Adrian of Canterbury, Saint, an African by birth, d. 710. He became Abbot of Nerida, a Benedictine monastery near Naples, when he was very young. Pope Vitalian intended to appoint him Archbishop of Canterbury to succeed St. Deusdedit, who had died in 664, but Adrian considered himself unworthy of so great a dignity, and begged the Pope to appoint Theodore, a Greek monk, in his place. The Pope yielded, on condition that Adrian should accompany Theodore to England and be his adviser in the administration of the Diocese of Canterbury. They left Rome in 668, but Adrian was detained in France by Ebroin, the Mayor of the Palace, who suspected that he had a secret mission from the Eastern Emperor, Constans II, to the English kings. After two years Ebroin found that his suspicion had been groundless and allowed Adrian to proceed to England. Immediately upon his arrival in England, Archbishop Theodore appointed him Abbot of St. Peter in Canterbury, a monastery which had been founded by St. Augustine, the apostle of England, and became afterwards known as St. Austin's. Adrian accompanied Theodore on his apostolic visitations of England, and by his prudent advice and co-operation assisted the Archbishop in the great work of unifying the customs and practices of the Anglo-Saxon Church with those of the Church of Rome. Adrian was well versed in all the branches of ecclesiastical and profane learning. Under his direction the School of Canterbury became the centre of English learning. He established numerous other schools in various parts of England. In these schools of Adrian were educated many of the saints, scholars, and missionaries, who during the next century rekindled the waning light of faith and learning in France and Germany. After spending thirty-nine years in England Adrian died in the year 710 and was buried at Canterbury. His feast is celebrated 9 January, the day of his death.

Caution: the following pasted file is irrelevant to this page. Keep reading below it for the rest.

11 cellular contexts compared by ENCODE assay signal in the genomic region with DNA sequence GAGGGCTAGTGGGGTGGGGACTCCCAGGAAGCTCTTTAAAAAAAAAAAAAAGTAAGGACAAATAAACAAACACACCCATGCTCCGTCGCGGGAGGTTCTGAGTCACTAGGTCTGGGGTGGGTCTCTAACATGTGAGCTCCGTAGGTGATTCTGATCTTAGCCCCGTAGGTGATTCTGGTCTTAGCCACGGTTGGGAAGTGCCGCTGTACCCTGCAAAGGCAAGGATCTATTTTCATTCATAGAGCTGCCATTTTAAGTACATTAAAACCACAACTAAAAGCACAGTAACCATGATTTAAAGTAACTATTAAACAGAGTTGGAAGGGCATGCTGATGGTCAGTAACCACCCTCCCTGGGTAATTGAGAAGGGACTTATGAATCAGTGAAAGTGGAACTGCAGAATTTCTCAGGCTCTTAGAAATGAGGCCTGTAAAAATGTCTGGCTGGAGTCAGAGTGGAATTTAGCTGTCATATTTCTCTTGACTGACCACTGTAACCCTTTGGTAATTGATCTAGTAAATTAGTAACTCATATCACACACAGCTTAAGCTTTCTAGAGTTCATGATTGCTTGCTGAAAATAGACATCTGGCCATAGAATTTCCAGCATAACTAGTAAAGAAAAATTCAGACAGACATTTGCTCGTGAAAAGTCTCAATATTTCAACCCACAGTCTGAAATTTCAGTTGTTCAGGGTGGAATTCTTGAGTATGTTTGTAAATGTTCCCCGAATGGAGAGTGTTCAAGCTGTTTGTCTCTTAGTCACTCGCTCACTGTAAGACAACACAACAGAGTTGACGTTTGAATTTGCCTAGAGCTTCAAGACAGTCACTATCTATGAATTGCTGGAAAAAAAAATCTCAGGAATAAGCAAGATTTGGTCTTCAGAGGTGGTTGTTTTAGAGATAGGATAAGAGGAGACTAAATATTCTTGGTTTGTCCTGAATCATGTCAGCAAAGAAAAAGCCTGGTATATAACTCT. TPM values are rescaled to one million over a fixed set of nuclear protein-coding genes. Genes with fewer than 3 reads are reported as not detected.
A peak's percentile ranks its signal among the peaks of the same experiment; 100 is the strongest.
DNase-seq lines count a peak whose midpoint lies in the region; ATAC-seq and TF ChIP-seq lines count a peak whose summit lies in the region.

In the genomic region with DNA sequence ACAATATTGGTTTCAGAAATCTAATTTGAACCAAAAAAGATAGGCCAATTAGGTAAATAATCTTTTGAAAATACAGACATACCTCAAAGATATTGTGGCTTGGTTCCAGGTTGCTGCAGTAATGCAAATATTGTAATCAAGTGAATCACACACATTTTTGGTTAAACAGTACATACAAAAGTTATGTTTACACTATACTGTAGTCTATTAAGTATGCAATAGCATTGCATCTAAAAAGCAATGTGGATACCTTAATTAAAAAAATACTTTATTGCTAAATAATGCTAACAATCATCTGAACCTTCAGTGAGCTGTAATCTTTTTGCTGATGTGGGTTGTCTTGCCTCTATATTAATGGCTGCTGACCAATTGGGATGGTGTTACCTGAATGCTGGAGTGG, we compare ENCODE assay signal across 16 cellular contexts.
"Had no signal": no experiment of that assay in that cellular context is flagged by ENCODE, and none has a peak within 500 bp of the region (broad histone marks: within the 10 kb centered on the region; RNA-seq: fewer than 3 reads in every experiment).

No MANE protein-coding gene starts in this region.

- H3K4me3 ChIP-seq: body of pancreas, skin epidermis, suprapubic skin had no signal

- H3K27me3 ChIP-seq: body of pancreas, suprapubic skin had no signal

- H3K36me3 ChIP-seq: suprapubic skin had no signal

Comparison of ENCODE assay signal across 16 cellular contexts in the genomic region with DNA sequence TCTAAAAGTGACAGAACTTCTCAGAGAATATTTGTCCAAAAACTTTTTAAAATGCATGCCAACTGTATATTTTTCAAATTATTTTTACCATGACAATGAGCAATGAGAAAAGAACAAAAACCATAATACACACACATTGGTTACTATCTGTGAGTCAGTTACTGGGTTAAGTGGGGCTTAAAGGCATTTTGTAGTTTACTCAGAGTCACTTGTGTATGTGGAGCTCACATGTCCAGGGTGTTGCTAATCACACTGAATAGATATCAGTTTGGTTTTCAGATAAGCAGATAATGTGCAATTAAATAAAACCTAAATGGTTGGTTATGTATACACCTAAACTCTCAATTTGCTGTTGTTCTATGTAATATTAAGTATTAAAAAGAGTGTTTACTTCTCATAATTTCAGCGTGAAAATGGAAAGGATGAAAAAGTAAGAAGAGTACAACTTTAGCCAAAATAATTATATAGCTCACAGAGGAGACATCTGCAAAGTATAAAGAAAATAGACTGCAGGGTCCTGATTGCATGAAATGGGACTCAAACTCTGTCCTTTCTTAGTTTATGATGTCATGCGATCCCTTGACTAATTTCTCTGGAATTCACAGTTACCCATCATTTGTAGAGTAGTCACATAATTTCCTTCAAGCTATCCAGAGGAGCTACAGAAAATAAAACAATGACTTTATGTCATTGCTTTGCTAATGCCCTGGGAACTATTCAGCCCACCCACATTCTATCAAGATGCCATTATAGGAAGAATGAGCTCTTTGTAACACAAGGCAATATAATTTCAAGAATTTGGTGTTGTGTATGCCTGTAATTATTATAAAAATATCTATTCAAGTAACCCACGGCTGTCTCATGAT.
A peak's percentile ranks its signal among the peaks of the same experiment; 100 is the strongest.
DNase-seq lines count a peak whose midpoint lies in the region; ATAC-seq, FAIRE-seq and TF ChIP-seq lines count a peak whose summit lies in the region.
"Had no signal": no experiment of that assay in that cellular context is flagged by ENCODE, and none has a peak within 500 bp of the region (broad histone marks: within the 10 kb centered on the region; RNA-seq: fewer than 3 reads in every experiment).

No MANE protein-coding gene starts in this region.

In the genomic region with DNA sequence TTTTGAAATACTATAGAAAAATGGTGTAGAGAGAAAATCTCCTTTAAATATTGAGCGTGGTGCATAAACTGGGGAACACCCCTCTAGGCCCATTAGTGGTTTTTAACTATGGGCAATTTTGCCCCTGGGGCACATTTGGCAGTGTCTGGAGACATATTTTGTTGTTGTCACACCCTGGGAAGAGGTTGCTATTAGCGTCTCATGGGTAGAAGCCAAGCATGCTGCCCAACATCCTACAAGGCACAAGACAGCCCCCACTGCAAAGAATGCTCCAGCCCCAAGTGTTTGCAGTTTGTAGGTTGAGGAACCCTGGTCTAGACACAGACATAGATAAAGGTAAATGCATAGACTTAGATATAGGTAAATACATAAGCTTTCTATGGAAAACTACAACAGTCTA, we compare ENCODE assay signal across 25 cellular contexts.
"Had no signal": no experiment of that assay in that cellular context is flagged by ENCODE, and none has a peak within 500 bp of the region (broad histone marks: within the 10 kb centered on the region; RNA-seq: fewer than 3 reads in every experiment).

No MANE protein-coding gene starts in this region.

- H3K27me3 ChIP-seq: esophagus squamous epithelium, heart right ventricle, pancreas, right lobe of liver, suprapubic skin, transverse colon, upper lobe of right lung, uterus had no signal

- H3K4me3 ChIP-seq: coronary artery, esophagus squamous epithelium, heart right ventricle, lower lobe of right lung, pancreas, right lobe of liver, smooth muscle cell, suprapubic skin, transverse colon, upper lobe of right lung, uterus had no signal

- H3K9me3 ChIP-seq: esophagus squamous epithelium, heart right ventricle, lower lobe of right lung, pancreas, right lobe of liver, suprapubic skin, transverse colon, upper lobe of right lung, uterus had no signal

Stanton, A Menology of England and Wales (London, 1892); Ranbeck, The Benedictine Calendar (London. 1896); Montalembert, The Monks of the West (Boston), II, 344; Butler, Lives of the Saints; Lechner, Martyrologium des Benediktiner-Ordens (Augsburg, 1852); St. Bede. Life of Adrian, in Hist. Eccl., tr. by Baring-Gould, Lives of the Saints, 9 January.
Adrian of Castello, also called de Corneto, from his birthplace in Tuscany, an Italian prelate distinguished as a statesman and reviver of learning, b. about 1460; d. about 1521. In 1488 he was sent by Innocent VIII as nuncio to Scotland, but was recalled when the news of the death of James III reached Rome. However, Adrian had arrived in England and gained the favour of Henry VII, who appointed him as his agent at Rome. In 1489 he returned to England as collector of Peter's-pence and in 1492 obtained the prebend of Ealdland in St. Paul's Cathedral, and the rectory of St. Dunstan-in-the-East. On the death of Innocent VIII, he returned to Rome, where he acted as a secretary in the Papal treasury and also as ambassador of Henry VII. In 1502, he was promoted to the Bishopric of Hereford. In 1503 Alexander VI raised him to the cardinalate with the title of St. Chrysogonus. After the death of Alexander VI, Adrian's influence in Rome declined. In 1504 he was translated to the Bishopric of Bath and Wells, but never occupied the see. In 1509, fearing the displeasure of Julius II, he left Rome for Venice, and later for Trent, where he remained until the death of Julius and the election of Leo X, when he returned to Rome (1511). He was again, in 1517, implicated in a charge of conspiring with Cardinal Petrucci to poison the Pope, and confessed to having been privy to the affair. He was forgiven by Leo, but found it safer to escape